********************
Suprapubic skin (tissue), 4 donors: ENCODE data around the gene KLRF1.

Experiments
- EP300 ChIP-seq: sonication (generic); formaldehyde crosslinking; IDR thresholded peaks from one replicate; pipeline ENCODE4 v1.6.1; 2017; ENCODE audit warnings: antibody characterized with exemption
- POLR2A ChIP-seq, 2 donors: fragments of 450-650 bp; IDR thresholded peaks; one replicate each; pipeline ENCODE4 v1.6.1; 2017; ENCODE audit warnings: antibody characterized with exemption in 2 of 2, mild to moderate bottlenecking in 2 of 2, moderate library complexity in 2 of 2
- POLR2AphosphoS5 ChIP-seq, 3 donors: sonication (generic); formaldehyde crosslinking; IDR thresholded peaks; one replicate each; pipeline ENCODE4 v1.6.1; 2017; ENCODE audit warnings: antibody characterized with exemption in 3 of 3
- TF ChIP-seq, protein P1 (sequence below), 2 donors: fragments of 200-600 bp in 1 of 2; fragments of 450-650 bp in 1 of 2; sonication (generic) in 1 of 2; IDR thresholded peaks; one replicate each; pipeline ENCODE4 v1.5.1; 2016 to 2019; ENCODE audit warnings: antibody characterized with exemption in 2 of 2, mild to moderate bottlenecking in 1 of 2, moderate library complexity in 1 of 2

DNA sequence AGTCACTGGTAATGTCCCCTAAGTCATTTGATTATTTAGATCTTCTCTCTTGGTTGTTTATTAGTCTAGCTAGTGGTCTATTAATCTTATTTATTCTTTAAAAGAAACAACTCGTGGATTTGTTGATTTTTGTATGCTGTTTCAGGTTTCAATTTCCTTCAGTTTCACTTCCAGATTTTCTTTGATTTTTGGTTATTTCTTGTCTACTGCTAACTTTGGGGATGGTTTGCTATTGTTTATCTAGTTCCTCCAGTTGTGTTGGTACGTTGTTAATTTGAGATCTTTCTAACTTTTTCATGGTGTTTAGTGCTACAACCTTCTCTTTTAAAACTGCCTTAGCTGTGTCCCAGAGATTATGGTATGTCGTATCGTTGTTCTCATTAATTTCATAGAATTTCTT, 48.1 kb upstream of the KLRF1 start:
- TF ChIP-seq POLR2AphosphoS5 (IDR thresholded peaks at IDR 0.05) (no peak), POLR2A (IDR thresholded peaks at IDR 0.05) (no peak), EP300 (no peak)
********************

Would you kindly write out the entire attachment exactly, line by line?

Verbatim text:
Suprapubic skin (tissue), 4 donors: ENCODE data around the gene KLRF1.

Experiments
- EP300 ChIP-seq: sonication (generic); formaldehyde crosslinking; IDR thresholded peaks from one replicate; pipeline ENCODE4 v1.6.1; 2017; ENCODE audit warnings: antibody characterized with exemption
- POLR2A ChIP-seq, 2 donors: fragments of 450-650 bp; IDR thresholded peaks; one replicate each; pipeline ENCODE4 v1.6.1; 2017; ENCODE audit warnings: antibody characterized with exemption in 2 of 2, mild to moderate bottlenecking in 2 of 2, moderate library complexity in 2 of 2
- POLR2AphosphoS5 ChIP-seq, 3 donors: sonication (generic); formaldehyde crosslinking; IDR thresholded peaks; one replicate each; pipeline ENCODE4 v1.6.1; 2017; ENCODE audit warnings: antibody characterized with exemption in 3 of 3
- TF ChIP-seq, protein P1 (sequence below), 2 donors: fragments of 200-600 bp in 1 of 2; fragments of 450-650 bp in 1 of 2; sonication (generic) in 1 of 2; IDR thresholded peaks; one replicate each; pipeline ENCODE4 v1.5.1; 2016 to 2019; ENCODE audit warnings: antibody characterized with exemption in 2 of 2, mild to moderate bottlenecking in 1 of 2, moderate library complexity in 1 of 2

DNA sequence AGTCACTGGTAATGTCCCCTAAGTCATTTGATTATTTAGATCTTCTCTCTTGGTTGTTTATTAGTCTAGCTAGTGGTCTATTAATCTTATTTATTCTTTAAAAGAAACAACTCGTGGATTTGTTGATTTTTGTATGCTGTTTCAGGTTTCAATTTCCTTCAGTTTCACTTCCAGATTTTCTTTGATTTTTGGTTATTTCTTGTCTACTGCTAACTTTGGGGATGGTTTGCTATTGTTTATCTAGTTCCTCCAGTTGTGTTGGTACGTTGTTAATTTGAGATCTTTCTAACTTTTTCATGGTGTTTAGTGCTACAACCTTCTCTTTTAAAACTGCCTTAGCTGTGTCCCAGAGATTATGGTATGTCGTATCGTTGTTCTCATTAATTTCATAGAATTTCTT, 48.1 kb upstream of the KLRF1 start:
- TF ChIP-seq POLR2AphosphoS5 (IDR thresholded peaks at IDR 0.05) (no peak), POLR2A (IDR thresholded peaks at IDR 0.05) (no peak), EP300 (no peak)